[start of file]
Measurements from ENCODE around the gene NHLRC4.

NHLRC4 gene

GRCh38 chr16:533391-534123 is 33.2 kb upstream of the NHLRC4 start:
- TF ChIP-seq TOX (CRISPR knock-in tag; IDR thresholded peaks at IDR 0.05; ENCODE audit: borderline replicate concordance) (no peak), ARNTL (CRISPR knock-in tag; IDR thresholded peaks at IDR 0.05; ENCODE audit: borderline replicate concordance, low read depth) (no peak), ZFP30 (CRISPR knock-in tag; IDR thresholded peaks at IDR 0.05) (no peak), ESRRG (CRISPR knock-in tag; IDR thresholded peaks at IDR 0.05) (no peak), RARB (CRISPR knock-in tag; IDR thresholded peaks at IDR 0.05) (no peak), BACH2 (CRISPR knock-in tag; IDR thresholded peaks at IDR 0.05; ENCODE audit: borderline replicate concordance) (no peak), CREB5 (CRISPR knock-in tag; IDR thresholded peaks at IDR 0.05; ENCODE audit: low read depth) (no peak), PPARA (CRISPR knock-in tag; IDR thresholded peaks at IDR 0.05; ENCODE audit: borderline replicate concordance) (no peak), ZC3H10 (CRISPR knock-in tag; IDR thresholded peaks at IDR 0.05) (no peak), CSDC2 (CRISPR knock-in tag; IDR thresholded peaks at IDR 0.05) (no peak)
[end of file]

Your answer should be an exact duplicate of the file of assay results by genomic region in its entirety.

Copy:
Measurements from ENCODE around the gene NHLRC4.

NHLRC4 gene

GRCh38 chr16:533391-534123 is 33.2 kb upstream of the NHLRC4 start:
- TF ChIP-seq TOX (CRISPR knock-in tag; IDR thresholded peaks at IDR 0.05; ENCODE audit: borderline replicate concordance) (no peak), ARNTL (CRISPR knock-in tag; IDR thresholded peaks at IDR 0.05; ENCODE audit: borderline replicate concordance, low read depth) (no peak), ZFP30 (CRISPR knock-in tag; IDR thresholded peaks at IDR 0.05) (no peak), ESRRG (CRISPR knock-in tag; IDR thresholded peaks at IDR 0.05) (no peak), RARB (CRISPR knock-in tag; IDR thresholded peaks at IDR 0.05) (no peak), BACH2 (CRISPR knock-in tag; IDR thresholded peaks at IDR 0.05; ENCODE audit: borderline replicate concordance) (no peak), CREB5 (CRISPR knock-in tag; IDR thresholded peaks at IDR 0.05; ENCODE audit: low read depth) (no peak), PPARA (CRISPR knock-in tag; IDR thresholded peaks at IDR 0.05; ENCODE audit: borderline replicate concordance) (no peak), ZC3H10 (CRISPR knock-in tag; IDR thresholded peaks at IDR 0.05) (no peak), CSDC2 (CRISPR knock-in tag; IDR thresholded peaks at IDR 0.05) (no peak)